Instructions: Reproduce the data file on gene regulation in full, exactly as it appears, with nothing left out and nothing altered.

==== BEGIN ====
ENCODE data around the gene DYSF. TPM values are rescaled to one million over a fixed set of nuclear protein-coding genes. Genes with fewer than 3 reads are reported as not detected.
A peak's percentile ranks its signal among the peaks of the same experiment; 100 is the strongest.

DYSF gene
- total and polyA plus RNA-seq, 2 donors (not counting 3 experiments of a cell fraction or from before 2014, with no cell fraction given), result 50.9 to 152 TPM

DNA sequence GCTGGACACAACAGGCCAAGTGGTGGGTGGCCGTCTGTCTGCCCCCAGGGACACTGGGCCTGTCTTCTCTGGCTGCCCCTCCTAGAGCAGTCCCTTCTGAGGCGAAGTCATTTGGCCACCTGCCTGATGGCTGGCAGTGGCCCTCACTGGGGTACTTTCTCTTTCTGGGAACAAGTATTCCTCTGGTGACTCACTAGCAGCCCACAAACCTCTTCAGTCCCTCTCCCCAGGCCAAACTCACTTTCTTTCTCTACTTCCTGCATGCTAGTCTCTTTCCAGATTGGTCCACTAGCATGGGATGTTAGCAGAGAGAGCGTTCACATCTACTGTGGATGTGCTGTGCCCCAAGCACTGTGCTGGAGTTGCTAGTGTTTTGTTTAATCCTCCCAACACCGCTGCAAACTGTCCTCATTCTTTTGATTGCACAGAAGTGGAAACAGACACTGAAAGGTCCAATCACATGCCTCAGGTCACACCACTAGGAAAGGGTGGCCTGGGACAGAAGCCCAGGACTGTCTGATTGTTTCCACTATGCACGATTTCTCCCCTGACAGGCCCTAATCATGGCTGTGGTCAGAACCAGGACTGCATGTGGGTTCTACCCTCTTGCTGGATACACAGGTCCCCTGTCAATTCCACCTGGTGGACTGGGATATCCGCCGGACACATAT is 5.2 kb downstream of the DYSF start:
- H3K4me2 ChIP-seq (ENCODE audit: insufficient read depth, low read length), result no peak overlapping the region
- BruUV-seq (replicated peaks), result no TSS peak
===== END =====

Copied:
ENCODE data around the gene DYSF. TPM values are rescaled to one million over a fixed set of nuclear protein-coding genes. Genes with fewer than 3 reads are reported as not detected.
A peak's percentile ranks its signal among the peaks of the same experiment; 100 is the strongest.

DYSF gene
- total and polyA plus RNA-seq, 2 donors (not counting 3 experiments of a cell fraction or from before 2014, with no cell fraction given), result 50.9 to 152 TPM

DNA sequence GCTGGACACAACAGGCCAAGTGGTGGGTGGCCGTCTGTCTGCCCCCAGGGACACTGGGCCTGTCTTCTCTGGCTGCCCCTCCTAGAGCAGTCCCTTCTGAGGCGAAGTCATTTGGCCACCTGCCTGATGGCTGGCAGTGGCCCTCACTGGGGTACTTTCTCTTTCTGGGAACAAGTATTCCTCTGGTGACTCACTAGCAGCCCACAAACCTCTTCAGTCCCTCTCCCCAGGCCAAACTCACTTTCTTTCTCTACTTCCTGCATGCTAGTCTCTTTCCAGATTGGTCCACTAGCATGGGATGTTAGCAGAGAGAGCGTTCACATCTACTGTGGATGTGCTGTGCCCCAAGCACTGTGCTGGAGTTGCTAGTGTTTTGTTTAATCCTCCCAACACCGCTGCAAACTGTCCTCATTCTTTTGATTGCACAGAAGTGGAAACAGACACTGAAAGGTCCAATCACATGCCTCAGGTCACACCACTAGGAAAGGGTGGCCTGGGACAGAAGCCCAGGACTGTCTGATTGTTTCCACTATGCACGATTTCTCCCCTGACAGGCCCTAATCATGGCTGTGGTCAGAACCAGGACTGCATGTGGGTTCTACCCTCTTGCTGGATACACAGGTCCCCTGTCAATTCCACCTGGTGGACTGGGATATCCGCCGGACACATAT is 5.2 kb downstream of the DYSF start:
- H3K4me2 ChIP-seq (ENCODE audit: insufficient read depth, low read length), result no peak overlapping the region
- BruUV-seq (replicated peaks), result no TSS peak